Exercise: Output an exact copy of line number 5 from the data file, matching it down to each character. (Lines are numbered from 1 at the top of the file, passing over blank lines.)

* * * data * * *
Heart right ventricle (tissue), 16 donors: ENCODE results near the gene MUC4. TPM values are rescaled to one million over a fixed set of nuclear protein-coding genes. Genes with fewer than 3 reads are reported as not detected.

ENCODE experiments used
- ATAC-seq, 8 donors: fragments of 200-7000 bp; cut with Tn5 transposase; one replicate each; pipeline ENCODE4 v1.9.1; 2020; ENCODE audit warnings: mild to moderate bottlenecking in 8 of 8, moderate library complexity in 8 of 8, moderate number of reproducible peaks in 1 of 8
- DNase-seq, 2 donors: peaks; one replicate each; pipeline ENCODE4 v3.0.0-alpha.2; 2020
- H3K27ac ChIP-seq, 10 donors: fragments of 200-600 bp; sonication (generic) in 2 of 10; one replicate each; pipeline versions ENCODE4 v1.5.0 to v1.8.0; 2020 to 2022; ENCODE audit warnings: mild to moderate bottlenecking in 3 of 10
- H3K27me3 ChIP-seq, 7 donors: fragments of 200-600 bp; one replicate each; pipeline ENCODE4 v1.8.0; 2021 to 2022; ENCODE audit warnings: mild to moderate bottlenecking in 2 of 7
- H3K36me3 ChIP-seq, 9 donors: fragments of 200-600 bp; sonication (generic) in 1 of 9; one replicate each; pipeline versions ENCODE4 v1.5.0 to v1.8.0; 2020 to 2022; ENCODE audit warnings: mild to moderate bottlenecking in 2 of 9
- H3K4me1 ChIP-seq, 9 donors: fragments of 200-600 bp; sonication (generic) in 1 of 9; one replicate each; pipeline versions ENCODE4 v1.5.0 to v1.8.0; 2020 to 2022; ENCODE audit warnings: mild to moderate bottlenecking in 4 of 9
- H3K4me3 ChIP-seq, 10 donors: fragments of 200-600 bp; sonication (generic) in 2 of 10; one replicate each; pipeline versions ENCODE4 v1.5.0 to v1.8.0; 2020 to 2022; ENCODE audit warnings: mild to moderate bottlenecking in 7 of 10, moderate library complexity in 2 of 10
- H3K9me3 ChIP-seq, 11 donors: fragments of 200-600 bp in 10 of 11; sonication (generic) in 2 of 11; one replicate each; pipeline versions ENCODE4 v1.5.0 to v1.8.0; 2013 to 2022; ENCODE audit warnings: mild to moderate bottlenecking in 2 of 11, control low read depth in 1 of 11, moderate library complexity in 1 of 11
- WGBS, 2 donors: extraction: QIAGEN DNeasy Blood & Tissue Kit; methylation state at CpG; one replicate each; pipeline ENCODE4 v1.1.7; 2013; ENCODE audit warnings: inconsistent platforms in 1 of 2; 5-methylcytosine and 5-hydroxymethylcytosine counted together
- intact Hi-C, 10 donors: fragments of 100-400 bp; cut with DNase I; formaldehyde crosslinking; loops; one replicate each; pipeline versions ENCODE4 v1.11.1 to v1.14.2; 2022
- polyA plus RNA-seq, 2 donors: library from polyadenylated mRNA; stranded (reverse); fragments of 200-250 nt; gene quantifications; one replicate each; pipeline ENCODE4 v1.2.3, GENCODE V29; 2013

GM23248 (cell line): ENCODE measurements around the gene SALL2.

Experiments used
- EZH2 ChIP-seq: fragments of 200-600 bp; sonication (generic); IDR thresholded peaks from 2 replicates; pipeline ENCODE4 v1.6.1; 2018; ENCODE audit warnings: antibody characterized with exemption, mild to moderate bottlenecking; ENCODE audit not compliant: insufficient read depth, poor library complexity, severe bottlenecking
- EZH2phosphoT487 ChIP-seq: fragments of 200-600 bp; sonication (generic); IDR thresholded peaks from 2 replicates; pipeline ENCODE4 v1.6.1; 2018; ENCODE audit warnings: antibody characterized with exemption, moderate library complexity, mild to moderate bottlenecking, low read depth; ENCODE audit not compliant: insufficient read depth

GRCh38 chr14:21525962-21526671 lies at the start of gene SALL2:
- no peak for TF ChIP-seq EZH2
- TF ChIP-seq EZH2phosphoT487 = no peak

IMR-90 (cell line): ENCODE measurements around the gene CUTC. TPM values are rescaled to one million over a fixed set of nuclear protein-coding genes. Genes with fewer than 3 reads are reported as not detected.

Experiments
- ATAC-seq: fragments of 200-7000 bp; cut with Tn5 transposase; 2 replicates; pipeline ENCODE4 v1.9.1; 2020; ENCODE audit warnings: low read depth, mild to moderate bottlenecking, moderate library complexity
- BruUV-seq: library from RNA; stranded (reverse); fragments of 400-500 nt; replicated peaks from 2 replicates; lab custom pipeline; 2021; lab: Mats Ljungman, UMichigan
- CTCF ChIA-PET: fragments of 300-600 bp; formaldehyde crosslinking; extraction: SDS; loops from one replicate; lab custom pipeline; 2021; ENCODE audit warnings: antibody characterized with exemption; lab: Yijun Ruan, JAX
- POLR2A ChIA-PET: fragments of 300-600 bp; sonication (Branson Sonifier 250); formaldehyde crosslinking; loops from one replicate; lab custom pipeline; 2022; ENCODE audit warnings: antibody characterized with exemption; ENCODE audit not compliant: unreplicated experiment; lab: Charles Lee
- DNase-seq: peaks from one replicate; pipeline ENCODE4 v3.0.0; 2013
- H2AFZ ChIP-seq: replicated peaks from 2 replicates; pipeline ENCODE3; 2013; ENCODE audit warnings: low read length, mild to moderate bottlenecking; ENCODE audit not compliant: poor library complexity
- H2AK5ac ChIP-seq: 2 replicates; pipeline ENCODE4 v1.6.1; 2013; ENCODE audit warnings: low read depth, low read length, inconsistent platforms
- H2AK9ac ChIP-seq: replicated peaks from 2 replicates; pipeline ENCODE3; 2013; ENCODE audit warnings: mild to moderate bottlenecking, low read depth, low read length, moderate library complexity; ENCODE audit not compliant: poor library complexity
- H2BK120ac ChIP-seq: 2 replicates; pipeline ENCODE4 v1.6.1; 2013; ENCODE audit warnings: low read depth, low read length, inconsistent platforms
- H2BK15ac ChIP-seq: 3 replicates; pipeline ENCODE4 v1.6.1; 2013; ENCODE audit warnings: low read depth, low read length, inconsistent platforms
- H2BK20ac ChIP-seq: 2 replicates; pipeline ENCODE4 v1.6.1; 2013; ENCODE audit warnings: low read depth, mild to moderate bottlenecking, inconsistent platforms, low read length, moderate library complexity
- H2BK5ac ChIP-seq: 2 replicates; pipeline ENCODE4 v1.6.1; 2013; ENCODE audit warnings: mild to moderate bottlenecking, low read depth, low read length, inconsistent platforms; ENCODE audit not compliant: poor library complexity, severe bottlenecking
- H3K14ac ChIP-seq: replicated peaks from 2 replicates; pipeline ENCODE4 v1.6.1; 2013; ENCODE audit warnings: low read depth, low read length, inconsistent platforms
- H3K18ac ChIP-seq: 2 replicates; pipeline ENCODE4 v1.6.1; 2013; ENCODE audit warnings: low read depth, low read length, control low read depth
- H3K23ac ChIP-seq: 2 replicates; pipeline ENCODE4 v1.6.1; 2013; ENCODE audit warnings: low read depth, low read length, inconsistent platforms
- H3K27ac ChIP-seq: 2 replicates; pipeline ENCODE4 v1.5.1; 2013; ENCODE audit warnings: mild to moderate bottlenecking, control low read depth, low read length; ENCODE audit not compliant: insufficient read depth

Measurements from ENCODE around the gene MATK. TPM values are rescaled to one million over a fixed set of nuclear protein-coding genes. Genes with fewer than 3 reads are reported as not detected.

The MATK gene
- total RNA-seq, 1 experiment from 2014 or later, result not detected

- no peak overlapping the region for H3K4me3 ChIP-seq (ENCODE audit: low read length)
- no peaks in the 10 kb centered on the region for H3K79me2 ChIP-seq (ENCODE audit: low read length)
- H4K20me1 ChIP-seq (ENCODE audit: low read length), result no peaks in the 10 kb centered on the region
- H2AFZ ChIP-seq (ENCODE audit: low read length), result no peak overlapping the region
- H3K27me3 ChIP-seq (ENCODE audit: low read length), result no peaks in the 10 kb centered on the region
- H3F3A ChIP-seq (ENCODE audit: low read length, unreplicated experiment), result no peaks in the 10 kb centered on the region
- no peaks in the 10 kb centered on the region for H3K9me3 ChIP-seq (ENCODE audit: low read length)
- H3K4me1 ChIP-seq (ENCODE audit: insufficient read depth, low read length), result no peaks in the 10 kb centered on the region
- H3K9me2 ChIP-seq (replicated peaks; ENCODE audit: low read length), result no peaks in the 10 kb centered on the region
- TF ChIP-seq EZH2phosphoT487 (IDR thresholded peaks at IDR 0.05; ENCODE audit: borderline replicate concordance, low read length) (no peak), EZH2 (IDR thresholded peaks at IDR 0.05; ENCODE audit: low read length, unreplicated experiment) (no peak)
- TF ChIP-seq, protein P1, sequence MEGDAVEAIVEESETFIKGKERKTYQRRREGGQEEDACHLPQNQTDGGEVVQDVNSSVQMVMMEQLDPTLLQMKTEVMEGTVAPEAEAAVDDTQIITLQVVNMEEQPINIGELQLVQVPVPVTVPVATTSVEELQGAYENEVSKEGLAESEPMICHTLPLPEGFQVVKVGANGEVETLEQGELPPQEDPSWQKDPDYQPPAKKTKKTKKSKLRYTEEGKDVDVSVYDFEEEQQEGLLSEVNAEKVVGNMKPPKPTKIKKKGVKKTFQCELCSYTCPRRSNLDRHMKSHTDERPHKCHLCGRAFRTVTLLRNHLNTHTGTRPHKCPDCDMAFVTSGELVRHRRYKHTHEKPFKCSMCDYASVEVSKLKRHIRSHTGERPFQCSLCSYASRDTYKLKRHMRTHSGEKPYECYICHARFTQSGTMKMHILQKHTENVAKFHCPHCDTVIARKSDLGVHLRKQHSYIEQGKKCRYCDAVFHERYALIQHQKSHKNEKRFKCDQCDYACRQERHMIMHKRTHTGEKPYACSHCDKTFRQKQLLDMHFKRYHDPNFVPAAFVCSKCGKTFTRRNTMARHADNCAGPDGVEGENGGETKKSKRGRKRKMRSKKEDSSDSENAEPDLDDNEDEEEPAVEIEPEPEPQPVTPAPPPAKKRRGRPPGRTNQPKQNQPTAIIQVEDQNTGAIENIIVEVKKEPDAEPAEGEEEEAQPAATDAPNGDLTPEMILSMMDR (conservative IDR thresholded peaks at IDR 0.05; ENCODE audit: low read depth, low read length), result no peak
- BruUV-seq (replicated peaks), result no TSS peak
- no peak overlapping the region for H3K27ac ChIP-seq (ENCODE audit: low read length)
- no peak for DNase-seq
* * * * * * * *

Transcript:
- H3K27ac ChIP-seq, 10 donors: fragments of 200-600 bp; sonication (generic) in 2 of 10; one replicate each; pipeline versions ENCODE4 v1.5.0 to v1.8.0; 2020 to 2022; ENCODE audit warnings: mild to moderate bottlenecking in 3 of 10